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Topic: When Classic Lit Meets TV Sitcoms

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Subject: When Classic Lit Meets TV Sitcoms
Date Posted: 5/3/2009 2:19 PM ET
Member Since: 8/15/2008
Posts: 340
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I just read Heart of Darkness for the first time.  As I read the climactic lines of the book (I want to avoid spoilers), I was immediately thrown into a scene from Seinfeld.  Mr. Kurtz is now J. Peterman (or more correctly, John O'Hurley) for me.  It actually took something away from the story.

When I was a kid watching Head of the Class, Howard Hesseman's character was lamenting that Emily Dickinson's poetry was ruined for him, because someone told him it could all be sung to the tune of a well-known song.  I won't mention the song.  Thanks, now it's ruined for me too.

Has anything similar ever happened to you?

 

(Edited because Elizabeth Barrett Browning and Emily Dickinson are not interchangable names.)



Last Edited on: 5/8/09 2:51 PM ET - Total times edited: 1
Date Posted: 5/5/2009 6:39 AM ET
Member Since: 11/28/2007
Posts: 4,952
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Well, not exactly.  But on Friends Rachel made Joey read Little Women, and then they gave away a pretty big spoiler.  Fortunately, I'd already read the book.

Date Posted: 5/6/2009 6:57 AM ET
Member Since: 8/15/2008
Posts: 340
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I wish TV shows would give spoiler alerts.  It happens in other books too.  I forget what I was reading that gave away the ending of Lord Jim before I had read it.  Of course when that happens, no matter how hard I try to forget it, I can't.  The funny thing is, now that I have read Lord Jim, I barely remember what it was about.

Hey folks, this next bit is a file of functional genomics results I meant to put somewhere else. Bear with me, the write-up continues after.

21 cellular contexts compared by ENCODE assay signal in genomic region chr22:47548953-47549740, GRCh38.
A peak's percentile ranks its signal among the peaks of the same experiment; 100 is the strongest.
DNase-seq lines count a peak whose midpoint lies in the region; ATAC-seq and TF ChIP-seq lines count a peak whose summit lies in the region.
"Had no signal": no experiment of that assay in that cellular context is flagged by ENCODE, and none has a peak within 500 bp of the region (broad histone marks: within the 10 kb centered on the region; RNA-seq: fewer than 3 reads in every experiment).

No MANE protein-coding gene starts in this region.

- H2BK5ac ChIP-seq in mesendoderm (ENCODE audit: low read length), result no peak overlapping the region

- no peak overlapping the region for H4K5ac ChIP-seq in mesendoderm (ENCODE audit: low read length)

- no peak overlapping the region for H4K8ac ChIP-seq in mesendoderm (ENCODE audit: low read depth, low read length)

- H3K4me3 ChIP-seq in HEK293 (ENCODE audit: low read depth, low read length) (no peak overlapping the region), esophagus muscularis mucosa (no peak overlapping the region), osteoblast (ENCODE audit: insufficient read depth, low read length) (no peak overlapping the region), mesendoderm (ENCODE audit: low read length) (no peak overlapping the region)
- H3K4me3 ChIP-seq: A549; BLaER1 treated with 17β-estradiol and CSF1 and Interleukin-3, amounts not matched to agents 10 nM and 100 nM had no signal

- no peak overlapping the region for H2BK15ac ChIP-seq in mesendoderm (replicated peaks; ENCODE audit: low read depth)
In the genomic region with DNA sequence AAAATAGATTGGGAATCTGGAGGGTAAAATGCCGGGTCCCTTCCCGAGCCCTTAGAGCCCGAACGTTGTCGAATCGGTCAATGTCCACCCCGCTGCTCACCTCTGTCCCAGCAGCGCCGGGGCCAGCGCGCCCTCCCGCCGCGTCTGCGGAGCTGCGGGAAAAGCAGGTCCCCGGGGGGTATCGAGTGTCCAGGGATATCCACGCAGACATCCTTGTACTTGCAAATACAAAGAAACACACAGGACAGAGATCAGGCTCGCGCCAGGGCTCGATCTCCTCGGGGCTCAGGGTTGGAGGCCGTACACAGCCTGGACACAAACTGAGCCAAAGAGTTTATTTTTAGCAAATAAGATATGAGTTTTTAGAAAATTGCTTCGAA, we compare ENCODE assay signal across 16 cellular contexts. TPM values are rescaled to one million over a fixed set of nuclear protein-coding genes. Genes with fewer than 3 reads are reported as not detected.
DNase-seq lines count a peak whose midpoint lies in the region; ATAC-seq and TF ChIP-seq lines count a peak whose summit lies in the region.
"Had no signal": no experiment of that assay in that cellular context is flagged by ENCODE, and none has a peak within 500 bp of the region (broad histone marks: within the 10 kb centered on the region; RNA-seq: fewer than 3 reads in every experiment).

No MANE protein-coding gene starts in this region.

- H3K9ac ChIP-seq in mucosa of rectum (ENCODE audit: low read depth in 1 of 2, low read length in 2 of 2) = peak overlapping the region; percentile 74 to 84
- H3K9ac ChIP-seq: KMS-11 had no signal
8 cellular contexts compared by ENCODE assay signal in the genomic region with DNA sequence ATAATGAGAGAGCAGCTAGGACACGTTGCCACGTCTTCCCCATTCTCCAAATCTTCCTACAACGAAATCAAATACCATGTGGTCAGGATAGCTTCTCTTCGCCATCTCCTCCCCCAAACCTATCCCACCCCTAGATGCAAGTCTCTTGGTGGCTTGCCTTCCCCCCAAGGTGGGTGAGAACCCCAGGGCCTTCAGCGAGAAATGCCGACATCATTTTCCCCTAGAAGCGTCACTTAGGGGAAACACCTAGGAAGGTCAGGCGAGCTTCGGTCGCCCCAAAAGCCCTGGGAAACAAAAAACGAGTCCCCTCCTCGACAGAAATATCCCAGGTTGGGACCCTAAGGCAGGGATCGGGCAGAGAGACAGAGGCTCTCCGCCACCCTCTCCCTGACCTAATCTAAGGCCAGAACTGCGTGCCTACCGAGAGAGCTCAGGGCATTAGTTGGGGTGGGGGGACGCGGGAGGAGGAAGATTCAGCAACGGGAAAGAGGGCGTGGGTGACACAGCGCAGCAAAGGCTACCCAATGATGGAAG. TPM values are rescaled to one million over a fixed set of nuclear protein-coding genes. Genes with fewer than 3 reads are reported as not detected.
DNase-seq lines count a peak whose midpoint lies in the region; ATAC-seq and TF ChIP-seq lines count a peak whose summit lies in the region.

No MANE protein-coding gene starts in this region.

Date Posted: 5/7/2009 9:14 PM ET
Member Since: 10/17/2006
Posts: 1,427
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When a television film version of Conrad Richter's trilogy about the first white settlers in  the "Northwest Territory" (present-day Ohio) was made, with Hal Holbrook as Portius Wheeler, the well-educated lawyer from Massachusetts, and Elizabeth Montgomery as Sayward Luckett, daughter of a woodsman averse to society, the whole thing was RUINED for me by two words.  How the dialogue coach ever let the Judge (the learned JUDGE Wheeler) twice use the word "hopefully" in his speech, I have never been able to fathom.  (And Edwin Newman, author of Strictly Speaking and A Civil  Tongue probably had a conniption, if he was watching the show at those two points.)

(The current usage that grates on my ears is "like", as in "I'm, like, sitting there minding my own business, and, like, this strange person comes up to me and, like, says . . . ."     I think I hate it more than "you know", you know?    It's, like,  linguistic sawdust, y'know?